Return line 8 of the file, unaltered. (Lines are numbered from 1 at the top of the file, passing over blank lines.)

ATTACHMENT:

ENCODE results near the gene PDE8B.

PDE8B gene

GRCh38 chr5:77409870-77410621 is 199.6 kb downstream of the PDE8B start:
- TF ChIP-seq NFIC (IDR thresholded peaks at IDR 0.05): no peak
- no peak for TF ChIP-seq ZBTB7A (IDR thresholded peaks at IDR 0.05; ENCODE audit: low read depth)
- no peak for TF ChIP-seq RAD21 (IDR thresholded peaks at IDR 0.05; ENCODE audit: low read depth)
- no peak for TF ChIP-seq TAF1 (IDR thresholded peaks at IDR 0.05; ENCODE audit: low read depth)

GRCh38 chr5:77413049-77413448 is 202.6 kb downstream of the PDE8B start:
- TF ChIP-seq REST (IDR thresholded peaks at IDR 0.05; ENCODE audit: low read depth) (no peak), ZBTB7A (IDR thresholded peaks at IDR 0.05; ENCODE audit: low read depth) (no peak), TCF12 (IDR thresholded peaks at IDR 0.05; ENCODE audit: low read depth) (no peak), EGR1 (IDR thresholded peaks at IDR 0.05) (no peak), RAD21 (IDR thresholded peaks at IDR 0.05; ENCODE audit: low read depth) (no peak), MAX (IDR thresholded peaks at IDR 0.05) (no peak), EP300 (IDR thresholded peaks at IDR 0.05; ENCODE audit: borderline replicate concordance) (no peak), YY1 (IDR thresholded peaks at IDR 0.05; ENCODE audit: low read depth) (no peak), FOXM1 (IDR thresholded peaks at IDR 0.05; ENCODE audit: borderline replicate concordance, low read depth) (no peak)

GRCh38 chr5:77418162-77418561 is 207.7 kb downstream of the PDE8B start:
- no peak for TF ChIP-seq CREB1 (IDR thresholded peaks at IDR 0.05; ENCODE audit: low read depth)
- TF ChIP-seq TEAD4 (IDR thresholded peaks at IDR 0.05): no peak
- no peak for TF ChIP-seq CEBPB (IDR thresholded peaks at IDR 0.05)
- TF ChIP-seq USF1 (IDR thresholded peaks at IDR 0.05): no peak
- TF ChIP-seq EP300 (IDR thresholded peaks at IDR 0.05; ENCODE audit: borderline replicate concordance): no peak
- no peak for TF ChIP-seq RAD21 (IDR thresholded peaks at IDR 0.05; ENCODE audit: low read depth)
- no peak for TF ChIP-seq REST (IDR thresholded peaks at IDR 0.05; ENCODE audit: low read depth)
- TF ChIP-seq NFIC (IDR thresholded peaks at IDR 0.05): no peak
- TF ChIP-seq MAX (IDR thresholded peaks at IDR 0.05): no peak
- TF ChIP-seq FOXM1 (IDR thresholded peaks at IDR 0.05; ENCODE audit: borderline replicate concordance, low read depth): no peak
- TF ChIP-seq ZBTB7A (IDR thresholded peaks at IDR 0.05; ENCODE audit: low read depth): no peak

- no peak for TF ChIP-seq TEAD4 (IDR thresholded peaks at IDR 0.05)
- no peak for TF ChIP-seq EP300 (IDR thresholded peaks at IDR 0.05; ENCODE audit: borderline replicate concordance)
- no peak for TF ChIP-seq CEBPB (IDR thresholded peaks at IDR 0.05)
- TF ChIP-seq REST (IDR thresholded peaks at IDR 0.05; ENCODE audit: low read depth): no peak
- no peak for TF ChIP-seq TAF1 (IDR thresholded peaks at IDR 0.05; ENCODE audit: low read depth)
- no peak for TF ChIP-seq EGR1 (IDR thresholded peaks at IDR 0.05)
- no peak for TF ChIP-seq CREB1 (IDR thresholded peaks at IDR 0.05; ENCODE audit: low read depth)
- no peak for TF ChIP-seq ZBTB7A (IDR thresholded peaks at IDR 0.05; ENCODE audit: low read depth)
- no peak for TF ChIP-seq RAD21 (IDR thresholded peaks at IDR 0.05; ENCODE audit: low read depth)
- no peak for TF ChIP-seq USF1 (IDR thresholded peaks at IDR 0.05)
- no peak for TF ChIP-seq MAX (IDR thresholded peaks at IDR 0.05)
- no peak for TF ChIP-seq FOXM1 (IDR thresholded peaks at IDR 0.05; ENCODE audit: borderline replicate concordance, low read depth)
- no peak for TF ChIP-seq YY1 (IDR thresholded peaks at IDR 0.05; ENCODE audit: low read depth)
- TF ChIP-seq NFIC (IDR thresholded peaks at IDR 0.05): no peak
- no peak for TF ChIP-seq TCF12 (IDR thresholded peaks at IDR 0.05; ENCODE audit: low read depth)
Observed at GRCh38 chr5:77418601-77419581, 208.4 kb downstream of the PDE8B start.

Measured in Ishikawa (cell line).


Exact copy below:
GRCh38 chr5:77413049-77413448 is 202.6 kb downstream of the PDE8B start: